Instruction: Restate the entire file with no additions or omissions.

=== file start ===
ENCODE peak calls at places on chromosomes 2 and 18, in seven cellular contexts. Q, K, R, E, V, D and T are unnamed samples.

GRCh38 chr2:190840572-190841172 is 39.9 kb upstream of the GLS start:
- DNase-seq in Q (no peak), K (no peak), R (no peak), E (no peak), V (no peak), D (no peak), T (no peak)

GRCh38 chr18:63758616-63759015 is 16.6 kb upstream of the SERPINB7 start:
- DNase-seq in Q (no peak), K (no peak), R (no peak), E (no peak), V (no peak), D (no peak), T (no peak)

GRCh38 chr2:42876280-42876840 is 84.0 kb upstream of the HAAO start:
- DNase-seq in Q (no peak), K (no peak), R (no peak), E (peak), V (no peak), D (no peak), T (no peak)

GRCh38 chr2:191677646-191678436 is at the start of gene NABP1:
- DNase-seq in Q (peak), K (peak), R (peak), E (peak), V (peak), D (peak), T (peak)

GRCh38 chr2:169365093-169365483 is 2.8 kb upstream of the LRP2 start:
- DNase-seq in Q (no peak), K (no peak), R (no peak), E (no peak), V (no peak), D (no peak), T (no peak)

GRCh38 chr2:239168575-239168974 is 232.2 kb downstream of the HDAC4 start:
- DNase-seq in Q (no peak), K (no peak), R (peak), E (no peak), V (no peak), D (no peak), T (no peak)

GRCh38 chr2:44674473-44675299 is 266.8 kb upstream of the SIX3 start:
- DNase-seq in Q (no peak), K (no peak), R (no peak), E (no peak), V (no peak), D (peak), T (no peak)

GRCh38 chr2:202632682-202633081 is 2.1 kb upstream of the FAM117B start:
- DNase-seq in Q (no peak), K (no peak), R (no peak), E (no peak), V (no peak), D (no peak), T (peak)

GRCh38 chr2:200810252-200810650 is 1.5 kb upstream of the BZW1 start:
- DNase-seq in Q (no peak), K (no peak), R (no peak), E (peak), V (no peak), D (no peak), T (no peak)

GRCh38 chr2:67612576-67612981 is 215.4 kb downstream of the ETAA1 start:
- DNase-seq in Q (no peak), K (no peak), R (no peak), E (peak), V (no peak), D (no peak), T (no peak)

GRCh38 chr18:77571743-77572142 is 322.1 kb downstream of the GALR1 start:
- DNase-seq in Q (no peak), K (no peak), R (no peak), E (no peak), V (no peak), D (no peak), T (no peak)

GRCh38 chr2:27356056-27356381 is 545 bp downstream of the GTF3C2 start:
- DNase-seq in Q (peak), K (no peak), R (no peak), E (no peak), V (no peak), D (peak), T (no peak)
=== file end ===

ENCODE peak calls at places on chromosomes 2 and 18, in seven cellular contexts. Q, K, R, E, V, D and T are unnamed samples.

GRCh38 chr2:190840572-190841172 is 39.9 kb upstream of the GLS start:
- DNase-seq in Q (no peak), K (no peak), R (no peak), E (no peak), V (no peak), D (no peak), T (no peak)

GRCh38 chr18:63758616-63759015 is 16.6 kb upstream of the SERPINB7 start:
- DNase-seq in Q (no peak), K (no peak), R (no peak), E (no peak), V (no peak), D (no peak), T (no peak)

GRCh38 chr2:42876280-42876840 is 84.0 kb upstream of the HAAO start:
- DNase-seq in Q (no peak), K (no peak), R (no peak), E (peak), V (no peak), D (no peak), T (no peak)

GRCh38 chr2:191677646-191678436 is at the start of gene NABP1:
- DNase-seq in Q (peak), K (peak), R (peak), E (peak), V (peak), D (peak), T (peak)

GRCh38 chr2:169365093-169365483 is 2.8 kb upstream of the LRP2 start:
- DNase-seq in Q (no peak), K (no peak), R (no peak), E (no peak), V (no peak), D (no peak), T (no peak)

GRCh38 chr2:239168575-239168974 is 232.2 kb downstream of the HDAC4 start:
- DNase-seq in Q (no peak), K (no peak), R (peak), E (no peak), V (no peak), D (no peak), T (no peak)

GRCh38 chr2:44674473-44675299 is 266.8 kb upstream of the SIX3 start:
- DNase-seq in Q (no peak), K (no peak), R (no peak), E (no peak), V (no peak), D (peak), T (no peak)

GRCh38 chr2:202632682-202633081 is 2.1 kb upstream of the FAM117B start:
- DNase-seq in Q (no peak), K (no peak), R (no peak), E (no peak), V (no peak), D (no peak), T (peak)

GRCh38 chr2:200810252-200810650 is 1.5 kb upstream of the BZW1 start:
- DNase-seq in Q (no peak), K (no peak), R (no peak), E (peak), V (no peak), D (no peak), T (no peak)

GRCh38 chr2:67612576-67612981 is 215.4 kb downstream of the ETAA1 start:
- DNase-seq in Q (no peak), K (no peak), R (no peak), E (peak), V (no peak), D (no peak), T (no peak)

GRCh38 chr18:77571743-77572142 is 322.1 kb downstream of the GALR1 start:
- DNase-seq in Q (no peak), K (no peak), R (no peak), E (no peak), V (no peak), D (no peak), T (no peak)

GRCh38 chr2:27356056-27356381 is 545 bp downstream of the GTF3C2 start:
- DNase-seq in Q (peak), K (no peak), R (no peak), E (no peak), V (no peak), D (peak), T (no peak)